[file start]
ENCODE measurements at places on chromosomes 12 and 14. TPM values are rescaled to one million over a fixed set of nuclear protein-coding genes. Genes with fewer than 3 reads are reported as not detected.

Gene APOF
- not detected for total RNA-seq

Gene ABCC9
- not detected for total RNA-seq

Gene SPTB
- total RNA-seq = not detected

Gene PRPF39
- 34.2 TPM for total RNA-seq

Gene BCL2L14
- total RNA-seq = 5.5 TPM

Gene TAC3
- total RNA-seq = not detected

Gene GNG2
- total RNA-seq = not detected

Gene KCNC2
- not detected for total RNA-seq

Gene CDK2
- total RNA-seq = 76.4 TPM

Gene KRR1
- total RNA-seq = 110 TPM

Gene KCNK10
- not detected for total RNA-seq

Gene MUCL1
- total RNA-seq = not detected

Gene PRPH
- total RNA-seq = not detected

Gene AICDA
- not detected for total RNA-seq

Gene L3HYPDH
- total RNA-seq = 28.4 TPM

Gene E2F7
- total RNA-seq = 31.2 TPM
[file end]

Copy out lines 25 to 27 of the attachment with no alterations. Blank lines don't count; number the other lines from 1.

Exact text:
- total RNA-seq = not detected

Gene PRPH
- total RNA-seq = not detected